The dangers of Syria’s metamorphosis into a protracted proxy war are contained within a threefold set of consequences for those involved. First is the danger of long-term dependence. Even if the Assad regime falls, any new rulers of Syria may indeed owe their status to decisive amounts of military and financial aid from Western states. This reliance may not necessarily end once a potential victory has been secured. On-going financial support will inevitably be needed to rebuild vital Syrian infrastructure. The EU will certainly have to assess how much involvement it would be willing to have in Syria if and when Assad goes. With a large post-civil war nation-building effort on its hands, any post-Assad government is going to receive offers of help that could spill over into outright dependence if indirect influence over politics in Damascus continues once the war is over.

The second major consequence of the EU’s green light for weapon shipments to the rebels is the elongation or intensification of the violence. There is often an assumption on behalf of interventionist powers that the adoption of a proxy war strategy is the quickest way to bring a war to a swift end by indirectly allowing one side to gain an advantage in terms of manpower, training or weaponry. But the understanding that proxy interventions actually prematurely end an existing conflict belies evidence that on the whole they actually prolong such conflicts largely because a weak warring faction is boosted to the point of creating stalemate. A flood of weapons or surrogate forces into an existing warzone gives one or other of the parties involved further motivation and support to fight on, not collapse or seek negotiation. With Britain and France now boldly declaring their desire to ship arms to the insurgents, Syria seems destined to endure a bloody extension of its civil war.

“My enemy’s enemy is my friend”

Finally, it is worth considering how proxy interventions create the conditions for conflict over-spill and ‘blowback’. To a large degree the recent EU decision is based on the crude political assumption that ‘my enemy’s enemy is my friend.’ Yet this policy runs the severe risk of creating unintended, counter-productive consequences once the war is over. Such ‘blowback’ can be high profile or subtle, immediate or delayed in its manifestation. The nature of likely ‘blowback’ in the Syrian case can only be speculated upon but the potential for its occurrence seems to have played little or no part in the policy calculations of William Hague or his French counter-part Laurent Fabius.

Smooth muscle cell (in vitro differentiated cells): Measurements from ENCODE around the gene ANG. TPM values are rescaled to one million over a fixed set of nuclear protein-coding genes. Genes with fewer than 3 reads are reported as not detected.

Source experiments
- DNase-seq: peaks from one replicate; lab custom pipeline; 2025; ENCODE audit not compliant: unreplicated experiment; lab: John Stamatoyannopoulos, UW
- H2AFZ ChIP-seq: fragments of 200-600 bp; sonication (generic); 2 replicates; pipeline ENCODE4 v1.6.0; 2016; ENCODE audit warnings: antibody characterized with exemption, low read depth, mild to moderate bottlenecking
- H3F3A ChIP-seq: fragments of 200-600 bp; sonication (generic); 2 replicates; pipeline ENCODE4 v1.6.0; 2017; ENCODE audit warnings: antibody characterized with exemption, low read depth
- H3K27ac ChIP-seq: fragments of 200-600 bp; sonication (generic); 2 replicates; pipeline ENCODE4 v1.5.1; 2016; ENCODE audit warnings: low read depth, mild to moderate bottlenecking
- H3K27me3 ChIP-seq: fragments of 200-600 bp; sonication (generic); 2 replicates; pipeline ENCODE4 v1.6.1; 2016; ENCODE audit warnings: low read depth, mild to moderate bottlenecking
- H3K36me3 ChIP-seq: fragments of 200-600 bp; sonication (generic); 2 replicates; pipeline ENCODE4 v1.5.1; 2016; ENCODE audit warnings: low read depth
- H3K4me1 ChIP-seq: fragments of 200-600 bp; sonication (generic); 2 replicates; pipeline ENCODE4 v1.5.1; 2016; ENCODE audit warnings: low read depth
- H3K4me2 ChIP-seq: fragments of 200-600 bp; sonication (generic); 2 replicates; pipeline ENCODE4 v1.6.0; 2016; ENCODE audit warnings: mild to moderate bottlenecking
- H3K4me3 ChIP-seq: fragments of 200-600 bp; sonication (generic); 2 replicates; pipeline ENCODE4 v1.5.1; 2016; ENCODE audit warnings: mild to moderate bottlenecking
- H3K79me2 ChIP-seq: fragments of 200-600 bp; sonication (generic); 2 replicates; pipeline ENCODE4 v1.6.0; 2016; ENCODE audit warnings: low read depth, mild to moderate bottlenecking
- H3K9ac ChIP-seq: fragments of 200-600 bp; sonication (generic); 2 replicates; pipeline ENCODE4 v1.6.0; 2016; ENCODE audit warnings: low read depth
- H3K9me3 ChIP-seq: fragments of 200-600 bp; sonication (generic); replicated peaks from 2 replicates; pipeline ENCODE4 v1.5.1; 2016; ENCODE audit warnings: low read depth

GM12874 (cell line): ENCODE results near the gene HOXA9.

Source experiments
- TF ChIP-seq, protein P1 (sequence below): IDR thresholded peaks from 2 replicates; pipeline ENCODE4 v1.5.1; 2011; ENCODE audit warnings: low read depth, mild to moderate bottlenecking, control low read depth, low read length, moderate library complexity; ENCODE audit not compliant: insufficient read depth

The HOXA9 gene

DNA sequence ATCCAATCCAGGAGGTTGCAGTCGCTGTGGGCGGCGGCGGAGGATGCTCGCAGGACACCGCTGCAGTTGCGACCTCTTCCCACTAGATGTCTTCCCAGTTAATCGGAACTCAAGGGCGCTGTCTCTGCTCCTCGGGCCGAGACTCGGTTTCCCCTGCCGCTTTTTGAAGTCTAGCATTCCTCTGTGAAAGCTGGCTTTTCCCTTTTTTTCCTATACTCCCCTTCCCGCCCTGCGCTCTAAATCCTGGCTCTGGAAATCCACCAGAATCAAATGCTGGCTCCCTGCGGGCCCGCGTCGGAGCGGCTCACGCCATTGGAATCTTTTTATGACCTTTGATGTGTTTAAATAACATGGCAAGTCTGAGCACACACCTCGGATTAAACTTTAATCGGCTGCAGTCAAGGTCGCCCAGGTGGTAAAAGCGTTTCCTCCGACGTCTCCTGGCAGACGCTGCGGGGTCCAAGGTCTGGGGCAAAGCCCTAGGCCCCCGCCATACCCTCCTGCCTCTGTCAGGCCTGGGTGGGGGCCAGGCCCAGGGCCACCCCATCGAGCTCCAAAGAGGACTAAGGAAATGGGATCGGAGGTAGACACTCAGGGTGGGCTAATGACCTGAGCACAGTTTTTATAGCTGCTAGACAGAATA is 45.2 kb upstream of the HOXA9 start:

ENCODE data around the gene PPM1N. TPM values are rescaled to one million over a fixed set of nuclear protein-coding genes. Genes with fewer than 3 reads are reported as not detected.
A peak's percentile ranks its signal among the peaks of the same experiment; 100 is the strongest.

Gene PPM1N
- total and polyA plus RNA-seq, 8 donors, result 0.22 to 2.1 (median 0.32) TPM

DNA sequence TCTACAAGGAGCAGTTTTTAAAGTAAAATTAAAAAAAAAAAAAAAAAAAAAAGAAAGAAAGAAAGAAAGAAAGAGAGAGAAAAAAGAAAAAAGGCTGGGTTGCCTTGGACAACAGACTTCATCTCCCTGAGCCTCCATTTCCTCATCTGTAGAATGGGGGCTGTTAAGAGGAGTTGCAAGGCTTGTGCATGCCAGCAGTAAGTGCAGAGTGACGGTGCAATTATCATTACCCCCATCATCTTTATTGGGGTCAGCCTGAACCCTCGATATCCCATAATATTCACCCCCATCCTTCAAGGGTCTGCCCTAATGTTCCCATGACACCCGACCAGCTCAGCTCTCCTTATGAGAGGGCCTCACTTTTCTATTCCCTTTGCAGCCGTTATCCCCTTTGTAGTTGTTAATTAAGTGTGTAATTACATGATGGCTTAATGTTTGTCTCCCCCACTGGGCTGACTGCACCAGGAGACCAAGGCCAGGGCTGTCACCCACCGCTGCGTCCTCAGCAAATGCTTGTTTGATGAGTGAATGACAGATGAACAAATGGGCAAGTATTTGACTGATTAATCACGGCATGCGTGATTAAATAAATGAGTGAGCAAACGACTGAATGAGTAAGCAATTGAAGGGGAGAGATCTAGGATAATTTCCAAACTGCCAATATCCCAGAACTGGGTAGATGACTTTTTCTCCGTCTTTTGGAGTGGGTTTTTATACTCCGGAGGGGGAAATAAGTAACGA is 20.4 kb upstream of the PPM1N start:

The absence of an endgame to the proxy war in Syria and the potent dangers of interfering in Middle Eastern politics should encourage EU foreign ministers to reflect more deeply on the long-term implications of initiating short-term proxy wars and caution against the expedient use of indirectly intervening in the wars of others. The decision from Brussels to try and influence the war in Damascus could come back to haunt the corridors of European power.

Dr Andrew Mumford‘s book Proxy Warfare was recently published by Polity. 

Image credit: Wikipedia Commons

Achieving an ‘Arab Spring’ by Proxy: Indirect Intervention and Conflict in the Middle East

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The Institute of Asia-Pacific Studies is now an institutional columnist for the Global Policy Journal. The first in this series of posts comes from Dr Andrew Mumford who has written about the increasing amount of indirect assistance the West is giving to rebel movements in the ‘Arab Spring’. Stemming from research done for his forthcoming book Proxy Warfare (to be published by Polity in 2013), Andrew defines a proxy war as the indirect involvement in an existing conflict by a third party wishing to influence the strategic outcome. As such, he argues that we can see how the ‘Arab Spring’ revolutions, particularly in Syria, have been significantly shaped by such ‘arms-length’ intervention by Western nations, who have provided material and logistical help to the rebels. Such developments, Andrew explains, have a wider significance on the direction of diplomacy and conflict in the Middle East and reveal broader trends in the shifting nature of warfare.

You can read Andrew’s full article online:  ‘Achieving an ‘Arab Spring’ by Proxy: Indirect Intervention and Conflict in the Middle East’.

The Institute of Asia-Pacific Studies (IAPS) is the major centre of the University of Nottingham for research and postgraduate teaching on the Asia-Pacific. The Institute is a University-level research centre and currently affiliated with the School of Politics and International Relations. It brings together more than thirty full-time staff members, visiting scholars and students to foster Asian scholarship across disciplinary boundaries. The mission of the Institute of Asia-Pacific Studies is to promote advanced research in the humanities and social sciences, support and co-ordinate postgraduate teaching and enhance understanding of Asia-Pacific across the University of Nottingham and in the broader community. The Institute of Asia-Pacific Studies enjoys a generous bequest from the late Sir Stanley and Lady Nancy Tomlinson.